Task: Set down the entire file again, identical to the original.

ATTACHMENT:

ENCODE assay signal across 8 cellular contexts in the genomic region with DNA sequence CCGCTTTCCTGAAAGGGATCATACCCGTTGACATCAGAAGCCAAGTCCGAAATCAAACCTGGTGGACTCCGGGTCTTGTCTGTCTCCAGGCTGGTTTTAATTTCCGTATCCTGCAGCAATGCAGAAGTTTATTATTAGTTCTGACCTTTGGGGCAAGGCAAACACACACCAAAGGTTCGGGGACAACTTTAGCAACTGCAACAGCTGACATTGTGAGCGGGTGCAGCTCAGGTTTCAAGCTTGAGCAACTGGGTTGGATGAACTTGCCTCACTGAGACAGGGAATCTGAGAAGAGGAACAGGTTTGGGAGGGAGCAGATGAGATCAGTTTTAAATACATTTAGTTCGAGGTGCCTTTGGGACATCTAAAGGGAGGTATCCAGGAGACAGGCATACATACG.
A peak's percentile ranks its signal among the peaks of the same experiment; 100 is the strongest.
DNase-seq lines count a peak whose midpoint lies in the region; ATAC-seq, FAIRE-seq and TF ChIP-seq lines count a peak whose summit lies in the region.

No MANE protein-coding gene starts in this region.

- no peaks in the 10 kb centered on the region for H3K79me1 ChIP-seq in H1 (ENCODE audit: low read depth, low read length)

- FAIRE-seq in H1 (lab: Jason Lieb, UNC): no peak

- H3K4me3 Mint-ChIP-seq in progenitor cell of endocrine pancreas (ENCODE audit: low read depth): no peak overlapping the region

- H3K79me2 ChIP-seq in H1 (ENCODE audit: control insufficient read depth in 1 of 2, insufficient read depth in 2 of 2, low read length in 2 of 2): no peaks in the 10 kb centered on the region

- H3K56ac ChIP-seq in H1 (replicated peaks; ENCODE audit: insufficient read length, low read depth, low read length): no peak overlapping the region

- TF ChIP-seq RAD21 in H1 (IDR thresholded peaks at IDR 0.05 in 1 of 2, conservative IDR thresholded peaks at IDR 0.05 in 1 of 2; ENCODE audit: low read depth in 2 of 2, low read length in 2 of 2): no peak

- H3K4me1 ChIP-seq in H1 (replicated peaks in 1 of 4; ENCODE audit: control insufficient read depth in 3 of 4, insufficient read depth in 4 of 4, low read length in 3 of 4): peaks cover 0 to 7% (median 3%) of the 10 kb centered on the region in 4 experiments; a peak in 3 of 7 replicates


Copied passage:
ENCODE assay signal across 8 cellular contexts in the genomic region with DNA sequence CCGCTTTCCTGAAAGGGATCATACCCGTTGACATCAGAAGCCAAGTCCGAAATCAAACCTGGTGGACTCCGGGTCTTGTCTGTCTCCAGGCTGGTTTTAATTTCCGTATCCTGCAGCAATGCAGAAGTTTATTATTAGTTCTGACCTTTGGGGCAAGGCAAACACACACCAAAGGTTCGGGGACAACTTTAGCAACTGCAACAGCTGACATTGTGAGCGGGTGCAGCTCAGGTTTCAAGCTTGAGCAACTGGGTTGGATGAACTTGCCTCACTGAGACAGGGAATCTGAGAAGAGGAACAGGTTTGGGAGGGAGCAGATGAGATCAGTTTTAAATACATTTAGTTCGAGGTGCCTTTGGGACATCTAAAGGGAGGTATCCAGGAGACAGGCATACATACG.
A peak's percentile ranks its signal among the peaks of the same experiment; 100 is the strongest.
DNase-seq lines count a peak whose midpoint lies in the region; ATAC-seq, FAIRE-seq and TF ChIP-seq lines count a peak whose summit lies in the region.

No MANE protein-coding gene starts in this region.

- no peaks in the 10 kb centered on the region for H3K79me1 ChIP-seq in H1 (ENCODE audit: low read depth, low read length)

- FAIRE-seq in H1 (lab: Jason Lieb, UNC): no peak

- H3K4me3 Mint-ChIP-seq in progenitor cell of endocrine pancreas (ENCODE audit: low read depth): no peak overlapping the region

- H3K79me2 ChIP-seq in H1 (ENCODE audit: control insufficient read depth in 1 of 2, insufficient read depth in 2 of 2, low read length in 2 of 2): no peaks in the 10 kb centered on the region

- H3K56ac ChIP-seq in H1 (replicated peaks; ENCODE audit: insufficient read length, low read depth, low read length): no peak overlapping the region

- TF ChIP-seq RAD21 in H1 (IDR thresholded peaks at IDR 0.05 in 1 of 2, conservative IDR thresholded peaks at IDR 0.05 in 1 of 2; ENCODE audit: low read depth in 2 of 2, low read length in 2 of 2): no peak

- H3K4me1 ChIP-seq in H1 (replicated peaks in 1 of 4; ENCODE audit: control insufficient read depth in 3 of 4, insufficient read depth in 4 of 4, low read length in 3 of 4): peaks cover 0 to 7% (median 3%) of the 10 kb centered on the region in 4 experiments; a peak in 3 of 7 replicates